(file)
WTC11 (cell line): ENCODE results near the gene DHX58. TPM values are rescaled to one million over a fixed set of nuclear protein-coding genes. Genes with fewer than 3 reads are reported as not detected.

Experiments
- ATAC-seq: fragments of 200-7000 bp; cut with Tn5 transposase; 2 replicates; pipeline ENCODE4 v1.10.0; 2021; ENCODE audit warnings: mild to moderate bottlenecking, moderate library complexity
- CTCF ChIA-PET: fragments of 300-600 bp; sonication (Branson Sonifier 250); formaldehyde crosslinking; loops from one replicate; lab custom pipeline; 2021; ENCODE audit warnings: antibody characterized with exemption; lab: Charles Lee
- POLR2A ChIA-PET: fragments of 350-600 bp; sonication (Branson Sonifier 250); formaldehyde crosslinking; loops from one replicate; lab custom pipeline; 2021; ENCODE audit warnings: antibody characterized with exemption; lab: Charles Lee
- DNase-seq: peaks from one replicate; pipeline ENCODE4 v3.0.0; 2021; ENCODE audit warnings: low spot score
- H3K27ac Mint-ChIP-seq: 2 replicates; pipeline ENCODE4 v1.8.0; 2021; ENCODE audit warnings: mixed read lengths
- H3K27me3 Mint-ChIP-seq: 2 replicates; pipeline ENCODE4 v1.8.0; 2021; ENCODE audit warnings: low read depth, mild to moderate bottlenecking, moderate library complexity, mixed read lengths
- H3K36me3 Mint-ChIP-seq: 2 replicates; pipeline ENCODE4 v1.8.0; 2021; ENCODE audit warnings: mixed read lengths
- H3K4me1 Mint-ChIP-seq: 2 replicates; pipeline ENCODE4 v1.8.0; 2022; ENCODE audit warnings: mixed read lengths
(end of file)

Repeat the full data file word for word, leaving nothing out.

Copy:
WTC11 (cell line): ENCODE results near the gene DHX58. TPM values are rescaled to one million over a fixed set of nuclear protein-coding genes. Genes with fewer than 3 reads are reported as not detected.

Experiments
- ATAC-seq: fragments of 200-7000 bp; cut with Tn5 transposase; 2 replicates; pipeline ENCODE4 v1.10.0; 2021; ENCODE audit warnings: mild to moderate bottlenecking, moderate library complexity
- CTCF ChIA-PET: fragments of 300-600 bp; sonication (Branson Sonifier 250); formaldehyde crosslinking; loops from one replicate; lab custom pipeline; 2021; ENCODE audit warnings: antibody characterized with exemption; lab: Charles Lee
- POLR2A ChIA-PET: fragments of 350-600 bp; sonication (Branson Sonifier 250); formaldehyde crosslinking; loops from one replicate; lab custom pipeline; 2021; ENCODE audit warnings: antibody characterized with exemption; lab: Charles Lee
- DNase-seq: peaks from one replicate; pipeline ENCODE4 v3.0.0; 2021; ENCODE audit warnings: low spot score
- H3K27ac Mint-ChIP-seq: 2 replicates; pipeline ENCODE4 v1.8.0; 2021; ENCODE audit warnings: mixed read lengths
- H3K27me3 Mint-ChIP-seq: 2 replicates; pipeline ENCODE4 v1.8.0; 2021; ENCODE audit warnings: low read depth, mild to moderate bottlenecking, moderate library complexity, mixed read lengths
- H3K36me3 Mint-ChIP-seq: 2 replicates; pipeline ENCODE4 v1.8.0; 2021; ENCODE audit warnings: mixed read lengths
- H3K4me1 Mint-ChIP-seq: 2 replicates; pipeline ENCODE4 v1.8.0; 2022; ENCODE audit warnings: mixed read lengths